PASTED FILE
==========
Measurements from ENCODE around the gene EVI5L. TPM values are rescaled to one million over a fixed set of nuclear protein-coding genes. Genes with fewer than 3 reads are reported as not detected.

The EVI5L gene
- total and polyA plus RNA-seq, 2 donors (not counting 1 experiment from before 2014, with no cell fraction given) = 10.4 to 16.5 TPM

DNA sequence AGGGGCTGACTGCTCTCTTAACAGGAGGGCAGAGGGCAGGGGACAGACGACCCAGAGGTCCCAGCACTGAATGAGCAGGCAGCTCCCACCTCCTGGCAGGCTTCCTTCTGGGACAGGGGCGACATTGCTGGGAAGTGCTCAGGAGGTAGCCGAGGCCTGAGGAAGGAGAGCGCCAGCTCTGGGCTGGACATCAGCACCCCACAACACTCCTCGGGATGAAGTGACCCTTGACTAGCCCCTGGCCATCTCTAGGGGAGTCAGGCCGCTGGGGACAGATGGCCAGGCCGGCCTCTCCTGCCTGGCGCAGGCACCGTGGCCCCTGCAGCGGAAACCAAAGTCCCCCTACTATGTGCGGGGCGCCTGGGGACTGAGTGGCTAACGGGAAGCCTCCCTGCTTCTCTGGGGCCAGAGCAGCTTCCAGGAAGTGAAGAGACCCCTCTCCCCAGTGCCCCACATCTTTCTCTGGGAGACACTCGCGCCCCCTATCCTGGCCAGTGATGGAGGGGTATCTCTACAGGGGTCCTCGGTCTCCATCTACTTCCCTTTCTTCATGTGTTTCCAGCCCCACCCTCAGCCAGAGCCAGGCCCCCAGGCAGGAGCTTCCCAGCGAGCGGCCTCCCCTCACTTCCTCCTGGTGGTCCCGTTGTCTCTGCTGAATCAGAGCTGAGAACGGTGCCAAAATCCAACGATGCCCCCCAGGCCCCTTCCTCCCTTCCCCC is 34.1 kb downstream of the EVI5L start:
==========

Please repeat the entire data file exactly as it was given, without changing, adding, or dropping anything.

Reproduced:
Measurements from ENCODE around the gene EVI5L. TPM values are rescaled to one million over a fixed set of nuclear protein-coding genes. Genes with fewer than 3 reads are reported as not detected.

The EVI5L gene
- total and polyA plus RNA-seq, 2 donors (not counting 1 experiment from before 2014, with no cell fraction given) = 10.4 to 16.5 TPM

DNA sequence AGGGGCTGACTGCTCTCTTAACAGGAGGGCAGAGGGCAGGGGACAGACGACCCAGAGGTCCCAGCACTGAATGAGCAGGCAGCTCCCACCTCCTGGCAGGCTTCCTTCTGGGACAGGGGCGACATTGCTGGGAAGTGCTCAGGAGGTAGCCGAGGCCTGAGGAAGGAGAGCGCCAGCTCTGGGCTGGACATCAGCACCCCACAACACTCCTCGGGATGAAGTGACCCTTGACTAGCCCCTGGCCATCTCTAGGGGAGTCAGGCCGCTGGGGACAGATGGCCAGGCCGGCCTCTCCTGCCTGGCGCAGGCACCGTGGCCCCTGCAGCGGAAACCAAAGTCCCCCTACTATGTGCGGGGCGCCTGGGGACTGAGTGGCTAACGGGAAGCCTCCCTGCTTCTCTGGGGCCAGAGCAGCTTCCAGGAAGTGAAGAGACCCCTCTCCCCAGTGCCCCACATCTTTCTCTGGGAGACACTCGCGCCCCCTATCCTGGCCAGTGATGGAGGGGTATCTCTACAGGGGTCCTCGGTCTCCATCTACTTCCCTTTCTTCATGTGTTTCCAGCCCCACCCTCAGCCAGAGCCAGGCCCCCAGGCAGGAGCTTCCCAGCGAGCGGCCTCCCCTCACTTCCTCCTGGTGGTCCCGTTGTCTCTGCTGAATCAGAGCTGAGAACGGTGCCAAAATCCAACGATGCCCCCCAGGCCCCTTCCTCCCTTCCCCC is 34.1 kb downstream of the EVI5L start: